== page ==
Posts tagged ‘ACA repeal and replace’

CBO score shows 24 million more uninsured by 2026 under AHCA

Crowd by Andrew Malone

Photo by Andrew Malone

Getting everyone into the tent proves trickier than anticipated

On the surface, it can be confusing what Republicans are trying to accomplish with their recently introduced American Health Care Act (AHCA). After all, no one consciously drafts a plan to reduce coverage and raise premiums; the ever-rising cost of health care will do that quite well on its own.  The CBO score shows higher costs in the near term, but then a 10 percent reduction in projected average premiums vs. the status quo in 2026.  CBO also projects that we will have 52 million uninsured in 2026, or an increase of 24 million over today.  As discussed in a previous post, for progressives this is ideologically unacceptable since they consider health care to be an absolute right.  Others with concerns likely fear the use of the increased number of uninsured as a campaign issue in the next election cycle.

Well, exactly what were the drafters trying to accomplish?  As we discussed in a previous post, many of the maneuvers in AHCA are purposed to draw in young, healthy people into the insurance pool, in order to offset the cost of older and sicker people.  In the conservative view, it is wrong for government to mandate the purchase of health insurance; instead, the product must be made attractive enough that young invincibles buy it voluntarily.  The increase in the allowed rating multiple from 3:1 to 5:1 does this, since having older people pay more means younger people pay less.  Another measure is the $100 billion Patient and State Stability Fund, which is money in the bill that is likely to be used by some states to make reinsurance payments to health plans, thereby lowering everybody’s premiums somewhat.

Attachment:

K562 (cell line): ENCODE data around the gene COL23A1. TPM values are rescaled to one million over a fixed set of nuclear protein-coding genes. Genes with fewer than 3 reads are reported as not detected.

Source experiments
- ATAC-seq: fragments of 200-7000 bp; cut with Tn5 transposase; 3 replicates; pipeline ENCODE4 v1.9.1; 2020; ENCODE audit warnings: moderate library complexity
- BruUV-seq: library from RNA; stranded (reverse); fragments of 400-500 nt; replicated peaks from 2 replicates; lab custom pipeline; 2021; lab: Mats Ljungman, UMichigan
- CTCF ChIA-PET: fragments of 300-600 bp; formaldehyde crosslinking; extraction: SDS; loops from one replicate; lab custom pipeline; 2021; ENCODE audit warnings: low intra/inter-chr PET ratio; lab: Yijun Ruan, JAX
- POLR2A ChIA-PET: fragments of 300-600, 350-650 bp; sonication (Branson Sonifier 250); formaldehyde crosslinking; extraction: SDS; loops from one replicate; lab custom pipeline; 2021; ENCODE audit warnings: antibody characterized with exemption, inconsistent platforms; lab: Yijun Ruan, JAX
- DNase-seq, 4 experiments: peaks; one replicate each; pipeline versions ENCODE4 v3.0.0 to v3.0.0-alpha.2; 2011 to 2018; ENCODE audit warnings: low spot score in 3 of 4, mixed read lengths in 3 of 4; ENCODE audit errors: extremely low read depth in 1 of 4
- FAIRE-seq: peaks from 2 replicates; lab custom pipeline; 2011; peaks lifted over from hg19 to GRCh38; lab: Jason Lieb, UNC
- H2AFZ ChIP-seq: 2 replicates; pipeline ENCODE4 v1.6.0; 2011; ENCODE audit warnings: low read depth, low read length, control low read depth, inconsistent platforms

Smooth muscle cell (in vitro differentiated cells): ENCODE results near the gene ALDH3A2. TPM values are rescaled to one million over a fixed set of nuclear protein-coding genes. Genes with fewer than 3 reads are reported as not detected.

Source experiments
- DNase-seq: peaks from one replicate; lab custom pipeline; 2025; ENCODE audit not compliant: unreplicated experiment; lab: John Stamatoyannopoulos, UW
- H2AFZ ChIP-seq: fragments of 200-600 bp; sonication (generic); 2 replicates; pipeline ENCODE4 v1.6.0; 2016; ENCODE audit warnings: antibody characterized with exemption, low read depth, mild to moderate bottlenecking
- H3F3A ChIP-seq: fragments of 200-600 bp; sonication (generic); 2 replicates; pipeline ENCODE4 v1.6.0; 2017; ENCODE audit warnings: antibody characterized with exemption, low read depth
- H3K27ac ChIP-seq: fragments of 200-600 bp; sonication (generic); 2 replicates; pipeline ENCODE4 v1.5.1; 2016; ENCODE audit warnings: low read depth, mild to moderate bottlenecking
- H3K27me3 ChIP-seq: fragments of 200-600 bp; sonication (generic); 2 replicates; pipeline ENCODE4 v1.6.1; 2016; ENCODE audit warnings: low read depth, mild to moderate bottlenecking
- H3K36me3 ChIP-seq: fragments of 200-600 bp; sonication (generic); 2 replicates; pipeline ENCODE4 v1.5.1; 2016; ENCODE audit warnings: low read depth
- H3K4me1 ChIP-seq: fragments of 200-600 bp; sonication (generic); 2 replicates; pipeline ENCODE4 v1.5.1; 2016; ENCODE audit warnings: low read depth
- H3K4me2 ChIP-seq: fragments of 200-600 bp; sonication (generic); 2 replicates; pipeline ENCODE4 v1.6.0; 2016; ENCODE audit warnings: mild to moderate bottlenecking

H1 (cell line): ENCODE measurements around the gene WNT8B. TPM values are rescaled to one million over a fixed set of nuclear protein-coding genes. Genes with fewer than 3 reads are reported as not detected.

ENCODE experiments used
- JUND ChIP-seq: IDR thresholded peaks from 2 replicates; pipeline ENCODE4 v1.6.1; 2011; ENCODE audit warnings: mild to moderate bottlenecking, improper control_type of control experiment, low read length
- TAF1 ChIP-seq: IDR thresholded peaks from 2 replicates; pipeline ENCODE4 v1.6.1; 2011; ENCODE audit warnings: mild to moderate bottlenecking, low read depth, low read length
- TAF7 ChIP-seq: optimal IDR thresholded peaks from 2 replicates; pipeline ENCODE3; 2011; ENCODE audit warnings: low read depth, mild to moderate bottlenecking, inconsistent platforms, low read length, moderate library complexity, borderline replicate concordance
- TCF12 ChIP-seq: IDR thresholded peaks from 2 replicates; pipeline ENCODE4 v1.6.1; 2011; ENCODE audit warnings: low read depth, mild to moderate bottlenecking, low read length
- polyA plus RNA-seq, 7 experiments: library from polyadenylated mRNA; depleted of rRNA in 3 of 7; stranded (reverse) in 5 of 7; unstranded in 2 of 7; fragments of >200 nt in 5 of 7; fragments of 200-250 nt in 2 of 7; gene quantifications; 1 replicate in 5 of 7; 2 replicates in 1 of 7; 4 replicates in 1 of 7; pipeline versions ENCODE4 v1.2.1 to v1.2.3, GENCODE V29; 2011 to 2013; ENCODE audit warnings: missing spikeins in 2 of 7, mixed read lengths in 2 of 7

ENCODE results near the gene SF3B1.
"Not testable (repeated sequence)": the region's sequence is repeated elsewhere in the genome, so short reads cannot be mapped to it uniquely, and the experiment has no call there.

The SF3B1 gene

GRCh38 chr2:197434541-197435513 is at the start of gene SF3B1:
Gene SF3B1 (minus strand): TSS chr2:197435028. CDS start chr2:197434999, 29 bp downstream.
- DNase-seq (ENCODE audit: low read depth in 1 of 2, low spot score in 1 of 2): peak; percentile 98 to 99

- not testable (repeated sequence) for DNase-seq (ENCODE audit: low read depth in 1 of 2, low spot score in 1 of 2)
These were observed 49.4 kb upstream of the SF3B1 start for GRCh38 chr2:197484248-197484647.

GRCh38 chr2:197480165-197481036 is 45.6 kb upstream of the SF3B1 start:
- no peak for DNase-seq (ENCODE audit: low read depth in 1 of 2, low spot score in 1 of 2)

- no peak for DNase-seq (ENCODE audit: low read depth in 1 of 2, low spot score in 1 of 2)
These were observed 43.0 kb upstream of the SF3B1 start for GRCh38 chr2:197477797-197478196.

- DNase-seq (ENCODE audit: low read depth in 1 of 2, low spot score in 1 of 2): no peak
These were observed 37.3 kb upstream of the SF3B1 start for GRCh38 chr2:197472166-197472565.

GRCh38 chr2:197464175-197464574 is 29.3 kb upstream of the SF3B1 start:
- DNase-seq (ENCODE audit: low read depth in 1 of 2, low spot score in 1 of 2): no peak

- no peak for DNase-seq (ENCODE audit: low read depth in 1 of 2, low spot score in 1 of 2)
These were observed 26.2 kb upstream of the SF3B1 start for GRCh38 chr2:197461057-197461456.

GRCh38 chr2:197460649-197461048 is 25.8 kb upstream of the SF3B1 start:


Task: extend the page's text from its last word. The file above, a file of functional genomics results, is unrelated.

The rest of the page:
So could that work?  It’s possible to make insurance more affordable for the young by taking those steps, in my opinion.  The problem is that those actions also have other consequences:

  • First, when you shift the cost of insurance away from the young and healthy, you have to put it somewhere, and that appears to be to the old and sick. Premium projections for poor 60 year olds net of subsidies go up by about $10,000 a year.  For someone in this working poor group, the premium could be half of their entire salary.  As a result, CBO projections suggest that the uninsured rate for those age 50-64 making <$30K/yr. will rise from 12% to an impressive 30% of the population.  Again, no plan is able to take the same benefits and make the cost lower for everyone; if somebody pays less, somebody else has to pay more.  In essence, some of the people you were trying to subsidize in the first place end up uninsured as a consequence of the effort to make it more affordable for the young invincibles.
  • Second, the CBO projections say that by 2020, about 9 million fewer people will be buying coverage in the individual market. By 2026, those losses shrink to 2 million less, but this is largely because the CBO anticipates some employers stopping providing insurance as a benefit altogether, shifting people from employer-sponsored insurance to the individual market. The CBO agrees that more young people will sign up, but that will be more than offset by older people dropping coverage because they simply cannot afford it.  The reasons are complicated, but have to do with the CBO’s lack of confidence that the penalties in the AHCA for being uninsured will be as compelling as the individual mandate in the ACA.